The Black Path
The ‘Black Path’ is a track that follows the southern bank of the river Tees. It is ancient: in the late 5th century it formed the boundary between the Anglian Kingdoms of Deira and Bernicia. Later, when York was under Viking rule, the path marked the north-eastern corner of Eric Bloodaxe’s kingdom. For the last few decades, it has been a barren route through the abolished heart of industrial Teesside. Once used by sailors and steelworkers on their daily commute, it carves a scar between blast furnaces, cranes, and heavy pipelines, working steadily out from the town to the mouth of the Tees and Coatham marshes. Grimy steel slag, a by-product of the (now abandoned) steel works along the route was used for the foundations for the path. This slag, combined with the accumulation of industrial cinders underfoot, helped give the path its modern name. It’s an arresting and unique landscape, and I am regularly struck by its semi-wildness, as I drive above it on one of my own weekly commutes. An evocative image, it was the inspiration for this, my second string quartet.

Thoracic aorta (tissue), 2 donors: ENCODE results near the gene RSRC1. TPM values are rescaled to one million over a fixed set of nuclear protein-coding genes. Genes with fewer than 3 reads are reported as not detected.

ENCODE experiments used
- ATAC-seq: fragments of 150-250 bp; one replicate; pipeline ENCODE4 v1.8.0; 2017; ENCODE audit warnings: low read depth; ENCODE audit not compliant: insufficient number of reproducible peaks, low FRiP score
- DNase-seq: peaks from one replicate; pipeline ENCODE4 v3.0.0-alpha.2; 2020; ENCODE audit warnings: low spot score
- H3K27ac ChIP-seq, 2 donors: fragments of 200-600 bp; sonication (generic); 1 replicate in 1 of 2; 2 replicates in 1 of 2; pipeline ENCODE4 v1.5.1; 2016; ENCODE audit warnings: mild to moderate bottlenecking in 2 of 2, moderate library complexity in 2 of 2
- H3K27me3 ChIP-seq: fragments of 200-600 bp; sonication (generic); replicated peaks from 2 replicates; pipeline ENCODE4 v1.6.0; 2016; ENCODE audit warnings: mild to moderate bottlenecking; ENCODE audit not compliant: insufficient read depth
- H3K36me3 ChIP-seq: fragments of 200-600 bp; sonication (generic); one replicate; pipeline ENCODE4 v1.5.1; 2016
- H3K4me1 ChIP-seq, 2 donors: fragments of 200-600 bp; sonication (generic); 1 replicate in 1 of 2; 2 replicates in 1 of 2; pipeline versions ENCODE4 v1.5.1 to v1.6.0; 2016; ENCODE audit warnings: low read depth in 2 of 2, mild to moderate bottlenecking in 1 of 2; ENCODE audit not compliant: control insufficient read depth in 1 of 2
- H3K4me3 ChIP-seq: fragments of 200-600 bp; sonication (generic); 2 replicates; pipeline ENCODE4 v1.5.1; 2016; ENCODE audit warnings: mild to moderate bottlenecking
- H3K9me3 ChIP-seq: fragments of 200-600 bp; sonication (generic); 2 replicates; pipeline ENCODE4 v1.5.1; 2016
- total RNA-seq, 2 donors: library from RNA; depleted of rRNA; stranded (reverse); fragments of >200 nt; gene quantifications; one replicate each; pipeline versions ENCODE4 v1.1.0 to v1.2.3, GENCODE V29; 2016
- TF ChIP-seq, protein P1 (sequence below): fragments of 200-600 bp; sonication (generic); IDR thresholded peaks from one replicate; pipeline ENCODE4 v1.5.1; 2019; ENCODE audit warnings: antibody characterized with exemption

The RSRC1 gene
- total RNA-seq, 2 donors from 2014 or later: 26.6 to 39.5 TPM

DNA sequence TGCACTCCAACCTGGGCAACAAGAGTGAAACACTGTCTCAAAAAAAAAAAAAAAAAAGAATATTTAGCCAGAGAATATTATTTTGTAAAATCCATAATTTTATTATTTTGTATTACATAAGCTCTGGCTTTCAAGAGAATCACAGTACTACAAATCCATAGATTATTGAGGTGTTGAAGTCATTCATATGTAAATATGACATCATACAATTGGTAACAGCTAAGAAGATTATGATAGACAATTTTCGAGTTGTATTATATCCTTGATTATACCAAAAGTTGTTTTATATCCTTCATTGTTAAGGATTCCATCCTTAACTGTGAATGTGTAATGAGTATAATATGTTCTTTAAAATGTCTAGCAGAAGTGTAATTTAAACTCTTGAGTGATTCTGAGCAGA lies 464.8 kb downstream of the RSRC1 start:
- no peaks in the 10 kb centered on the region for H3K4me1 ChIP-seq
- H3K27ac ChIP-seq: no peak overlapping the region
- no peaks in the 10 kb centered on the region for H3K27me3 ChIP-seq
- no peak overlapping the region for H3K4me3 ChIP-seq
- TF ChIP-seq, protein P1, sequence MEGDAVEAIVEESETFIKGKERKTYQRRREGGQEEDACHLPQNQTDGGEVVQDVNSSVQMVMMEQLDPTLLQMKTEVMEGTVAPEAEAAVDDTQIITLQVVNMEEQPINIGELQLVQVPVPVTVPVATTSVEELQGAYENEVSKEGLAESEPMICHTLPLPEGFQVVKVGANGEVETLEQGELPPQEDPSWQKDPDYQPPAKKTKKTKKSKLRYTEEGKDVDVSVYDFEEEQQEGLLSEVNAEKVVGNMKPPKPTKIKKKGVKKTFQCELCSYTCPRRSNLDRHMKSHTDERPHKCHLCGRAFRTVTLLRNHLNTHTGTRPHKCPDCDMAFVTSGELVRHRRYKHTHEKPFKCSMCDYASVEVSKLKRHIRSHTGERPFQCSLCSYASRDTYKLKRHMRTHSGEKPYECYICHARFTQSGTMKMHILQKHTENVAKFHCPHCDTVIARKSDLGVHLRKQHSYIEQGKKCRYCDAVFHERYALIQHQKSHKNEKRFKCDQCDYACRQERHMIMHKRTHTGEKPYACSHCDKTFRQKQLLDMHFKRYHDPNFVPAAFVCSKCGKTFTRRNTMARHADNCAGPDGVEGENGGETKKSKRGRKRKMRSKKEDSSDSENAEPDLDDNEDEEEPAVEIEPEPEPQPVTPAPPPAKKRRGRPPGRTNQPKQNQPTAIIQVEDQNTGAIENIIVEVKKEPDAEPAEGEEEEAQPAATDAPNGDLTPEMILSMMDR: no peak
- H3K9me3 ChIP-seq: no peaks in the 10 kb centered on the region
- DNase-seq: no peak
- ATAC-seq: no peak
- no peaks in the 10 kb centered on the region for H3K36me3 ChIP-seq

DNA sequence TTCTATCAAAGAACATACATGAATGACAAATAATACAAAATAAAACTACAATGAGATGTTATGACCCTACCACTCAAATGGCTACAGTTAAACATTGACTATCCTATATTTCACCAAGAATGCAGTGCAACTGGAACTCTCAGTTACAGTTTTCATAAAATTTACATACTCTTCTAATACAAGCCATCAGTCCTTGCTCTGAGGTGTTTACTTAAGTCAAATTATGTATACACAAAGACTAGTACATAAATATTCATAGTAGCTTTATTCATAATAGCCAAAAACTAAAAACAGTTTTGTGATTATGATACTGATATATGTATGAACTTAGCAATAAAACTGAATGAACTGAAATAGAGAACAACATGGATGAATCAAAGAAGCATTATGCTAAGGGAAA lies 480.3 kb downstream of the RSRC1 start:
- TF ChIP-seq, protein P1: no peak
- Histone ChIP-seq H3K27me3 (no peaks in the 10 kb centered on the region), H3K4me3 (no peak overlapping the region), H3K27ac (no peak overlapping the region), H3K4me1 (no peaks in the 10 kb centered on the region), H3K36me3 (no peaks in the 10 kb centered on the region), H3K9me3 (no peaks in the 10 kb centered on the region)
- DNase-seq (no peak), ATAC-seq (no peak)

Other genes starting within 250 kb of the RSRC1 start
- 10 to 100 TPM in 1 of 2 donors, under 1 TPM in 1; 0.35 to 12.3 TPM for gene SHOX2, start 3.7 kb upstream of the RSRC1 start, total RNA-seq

The work is split into two movements. The first establishes a traditional score-as-absolute approach, where the performers adhere to a precisely notated, relatively traditionally designed score. The sense of momentum is largely controlled by pitch relationships, texture, and by shapes, gestures, and phrases. The performers’ role is simply to convey what they encounter; they are expressive, but always serving the music (and thereby, my intentions). In the second movement, the performers are given increasing amounts of control over the sense of musical energy, through improvisation, and control over the tempo, metre, and general flow of the music. Sometimes one performer takes charge, sometimes all four musicians carve their own path. Even when all four are once again adhering precisely to the score, the musical momentum is different. The original sense of energy has changed, and the listeners’ experience cannot be reset.